I didn’t manage to see, during the exhibition of German cinema, the controversial film, The Wave. A few days later, however, I rented a copy with subtitles in Spanish through the underground distribution network. We watched it at home with some friends and our debate continues to this day because there are too many coincidences in it for us to consider it pure chance.
Many of the elements that the movie shows as characteristic of an autocracy don’t surprise me. I was a uniformed Pioneer—in the end I’m glad, because I only had one change of clothes from the school uniform of a red skirt and white blouse—and every day I repeated that gesture that, compared with the undulating arm of The Wave, seemed like a game of delicate children. My hand was tensed and with all the fingers united I saluted at my temple while promising to be like an Argentinean who’d died fifteen years earlier. That military salute was pointed at my head like a weapon, a kind of self-threat that I was forced to perform with, “Pioneers for communism, we will be like Che.”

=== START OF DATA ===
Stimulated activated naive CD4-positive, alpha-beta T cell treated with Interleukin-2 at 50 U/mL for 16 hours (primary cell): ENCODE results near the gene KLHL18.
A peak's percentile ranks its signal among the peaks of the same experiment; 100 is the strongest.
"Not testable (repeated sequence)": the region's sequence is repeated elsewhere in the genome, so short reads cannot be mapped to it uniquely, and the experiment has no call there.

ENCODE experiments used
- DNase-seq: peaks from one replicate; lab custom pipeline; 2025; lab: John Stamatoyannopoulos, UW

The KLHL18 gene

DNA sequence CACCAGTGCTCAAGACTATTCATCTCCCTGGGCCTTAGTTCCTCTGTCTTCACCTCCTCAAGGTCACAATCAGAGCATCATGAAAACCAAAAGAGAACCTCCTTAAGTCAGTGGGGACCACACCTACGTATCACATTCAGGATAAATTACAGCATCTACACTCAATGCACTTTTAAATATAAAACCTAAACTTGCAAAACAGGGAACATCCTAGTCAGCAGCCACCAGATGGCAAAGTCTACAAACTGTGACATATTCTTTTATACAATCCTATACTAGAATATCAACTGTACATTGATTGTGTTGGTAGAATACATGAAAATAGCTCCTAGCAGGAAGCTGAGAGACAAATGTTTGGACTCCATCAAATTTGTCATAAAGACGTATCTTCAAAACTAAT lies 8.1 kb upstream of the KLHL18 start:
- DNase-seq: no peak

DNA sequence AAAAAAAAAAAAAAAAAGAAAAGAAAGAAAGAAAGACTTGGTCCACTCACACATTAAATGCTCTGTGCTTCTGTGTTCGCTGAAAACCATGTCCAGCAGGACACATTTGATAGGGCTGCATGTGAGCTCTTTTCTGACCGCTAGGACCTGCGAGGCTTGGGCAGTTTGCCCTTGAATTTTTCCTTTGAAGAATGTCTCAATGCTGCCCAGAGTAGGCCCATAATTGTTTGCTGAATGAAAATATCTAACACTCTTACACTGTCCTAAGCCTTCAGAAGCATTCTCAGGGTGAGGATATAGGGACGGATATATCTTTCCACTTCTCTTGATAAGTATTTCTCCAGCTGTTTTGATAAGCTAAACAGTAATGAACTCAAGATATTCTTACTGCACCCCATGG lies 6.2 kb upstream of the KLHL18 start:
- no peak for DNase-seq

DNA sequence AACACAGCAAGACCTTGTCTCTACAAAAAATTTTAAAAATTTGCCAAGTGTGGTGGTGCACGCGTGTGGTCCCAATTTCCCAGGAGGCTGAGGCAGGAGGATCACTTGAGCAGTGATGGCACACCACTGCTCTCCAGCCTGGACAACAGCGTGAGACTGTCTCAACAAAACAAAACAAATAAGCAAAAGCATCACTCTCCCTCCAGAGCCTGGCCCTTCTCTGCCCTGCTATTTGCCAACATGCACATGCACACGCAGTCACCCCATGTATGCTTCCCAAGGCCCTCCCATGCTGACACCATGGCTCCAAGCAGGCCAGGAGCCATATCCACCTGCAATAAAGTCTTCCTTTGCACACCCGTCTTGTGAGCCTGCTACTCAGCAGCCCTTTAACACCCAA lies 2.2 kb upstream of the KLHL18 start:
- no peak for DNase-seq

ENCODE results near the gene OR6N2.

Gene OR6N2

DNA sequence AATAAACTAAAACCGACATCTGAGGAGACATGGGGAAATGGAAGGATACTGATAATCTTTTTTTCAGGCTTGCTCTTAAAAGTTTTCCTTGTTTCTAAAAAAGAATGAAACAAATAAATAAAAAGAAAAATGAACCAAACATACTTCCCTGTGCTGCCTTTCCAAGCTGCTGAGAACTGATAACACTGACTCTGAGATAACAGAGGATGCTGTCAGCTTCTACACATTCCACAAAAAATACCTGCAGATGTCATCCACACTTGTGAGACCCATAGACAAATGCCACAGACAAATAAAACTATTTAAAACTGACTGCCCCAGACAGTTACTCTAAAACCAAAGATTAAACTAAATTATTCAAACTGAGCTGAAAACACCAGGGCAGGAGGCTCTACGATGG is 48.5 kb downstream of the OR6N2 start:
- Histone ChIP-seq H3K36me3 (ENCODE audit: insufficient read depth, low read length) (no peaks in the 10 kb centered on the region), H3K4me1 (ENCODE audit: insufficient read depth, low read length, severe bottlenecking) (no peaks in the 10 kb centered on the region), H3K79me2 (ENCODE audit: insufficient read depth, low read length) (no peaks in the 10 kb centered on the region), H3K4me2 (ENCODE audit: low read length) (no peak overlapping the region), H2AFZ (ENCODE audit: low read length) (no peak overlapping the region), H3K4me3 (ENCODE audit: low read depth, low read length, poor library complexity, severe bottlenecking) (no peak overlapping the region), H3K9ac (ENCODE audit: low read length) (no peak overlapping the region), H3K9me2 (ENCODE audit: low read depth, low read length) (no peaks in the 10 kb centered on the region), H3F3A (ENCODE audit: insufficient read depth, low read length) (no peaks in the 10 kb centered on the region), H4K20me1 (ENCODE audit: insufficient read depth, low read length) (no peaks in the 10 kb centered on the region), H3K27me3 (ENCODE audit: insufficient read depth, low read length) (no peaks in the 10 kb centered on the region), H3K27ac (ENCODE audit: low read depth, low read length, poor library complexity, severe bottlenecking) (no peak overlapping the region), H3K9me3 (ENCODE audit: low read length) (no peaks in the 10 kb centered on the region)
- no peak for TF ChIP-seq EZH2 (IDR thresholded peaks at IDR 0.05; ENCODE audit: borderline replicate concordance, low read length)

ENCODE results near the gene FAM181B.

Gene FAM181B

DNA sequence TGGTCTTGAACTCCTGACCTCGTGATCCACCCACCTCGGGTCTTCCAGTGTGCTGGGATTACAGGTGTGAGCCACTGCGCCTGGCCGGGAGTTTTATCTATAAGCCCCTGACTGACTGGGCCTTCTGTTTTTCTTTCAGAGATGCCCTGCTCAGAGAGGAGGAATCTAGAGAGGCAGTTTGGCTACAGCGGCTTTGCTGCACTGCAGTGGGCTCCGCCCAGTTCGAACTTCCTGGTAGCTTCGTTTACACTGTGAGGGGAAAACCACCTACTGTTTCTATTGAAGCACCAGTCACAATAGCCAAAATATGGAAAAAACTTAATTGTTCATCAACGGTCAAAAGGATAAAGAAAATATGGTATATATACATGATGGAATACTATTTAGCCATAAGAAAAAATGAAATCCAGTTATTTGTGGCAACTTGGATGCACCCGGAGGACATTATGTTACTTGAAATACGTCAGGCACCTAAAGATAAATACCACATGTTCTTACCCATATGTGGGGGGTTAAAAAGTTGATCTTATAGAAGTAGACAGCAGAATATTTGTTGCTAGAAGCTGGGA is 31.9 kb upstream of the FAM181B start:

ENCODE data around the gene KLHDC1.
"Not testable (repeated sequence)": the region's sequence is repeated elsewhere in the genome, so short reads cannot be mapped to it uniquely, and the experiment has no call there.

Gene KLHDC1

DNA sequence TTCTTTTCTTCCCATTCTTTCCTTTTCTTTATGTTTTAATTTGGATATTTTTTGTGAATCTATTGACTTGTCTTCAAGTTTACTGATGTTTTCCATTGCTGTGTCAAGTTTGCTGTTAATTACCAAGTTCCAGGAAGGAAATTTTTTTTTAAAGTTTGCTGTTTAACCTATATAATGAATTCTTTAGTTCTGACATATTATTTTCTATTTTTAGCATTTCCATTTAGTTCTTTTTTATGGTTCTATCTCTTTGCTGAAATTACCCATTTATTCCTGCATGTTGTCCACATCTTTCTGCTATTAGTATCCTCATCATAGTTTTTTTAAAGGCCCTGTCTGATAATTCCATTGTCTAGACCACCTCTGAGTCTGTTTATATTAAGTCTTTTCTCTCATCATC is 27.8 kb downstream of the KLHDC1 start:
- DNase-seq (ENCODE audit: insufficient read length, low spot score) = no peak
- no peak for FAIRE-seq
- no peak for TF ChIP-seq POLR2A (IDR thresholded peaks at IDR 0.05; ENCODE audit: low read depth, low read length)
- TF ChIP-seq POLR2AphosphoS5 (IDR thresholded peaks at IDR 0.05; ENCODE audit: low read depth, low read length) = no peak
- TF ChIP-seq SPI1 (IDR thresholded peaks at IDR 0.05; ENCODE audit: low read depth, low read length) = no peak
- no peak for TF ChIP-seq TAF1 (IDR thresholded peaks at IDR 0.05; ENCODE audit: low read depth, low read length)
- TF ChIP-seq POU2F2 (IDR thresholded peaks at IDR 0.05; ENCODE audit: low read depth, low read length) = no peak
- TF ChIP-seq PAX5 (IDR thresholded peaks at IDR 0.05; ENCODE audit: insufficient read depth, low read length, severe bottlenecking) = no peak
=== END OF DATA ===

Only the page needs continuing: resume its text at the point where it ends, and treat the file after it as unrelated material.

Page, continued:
I also believed I had been born on a chosen Island, under a superior social system, guided by the best possible leaders. Those who ruled us weren’t “Aryan”, but they were self-titled “revolutionaries” and this seemed to be a more evolved state—the highest rung—of human development. I learned to march, I dragged myself to interminable classes on military preparation and knew how to use an AK before turning fifteen. Meanwhile, the nationalistic slogans we shouted tried to hide the exodus of my friends and our dependence on the East.
But our autocracy produced unexpected results, far from fanaticism or veneration. Instead of stern-faced soldiers, it bred apathy, indifference, people with masks, rafters, infidels, and young people fascinated by material goods. It also had its pack of the intolerant who formed the Rapid Response Brigades, but the feeling of belonging to a collective project that would be a lesson to the world faded like the false essence of a cheap perfume. Nevertheless, the autocrats remained with us, professor Wenger continued standing in front of the classroom shouting and demanding that we get up from our chairs over and over.
Ours is not an experiment that lasts a week, nor one that involves a few students in a classroom. Our current situation is that of being caught in The Wave, swallowed and drowned by it, without ever being able to touch the beach.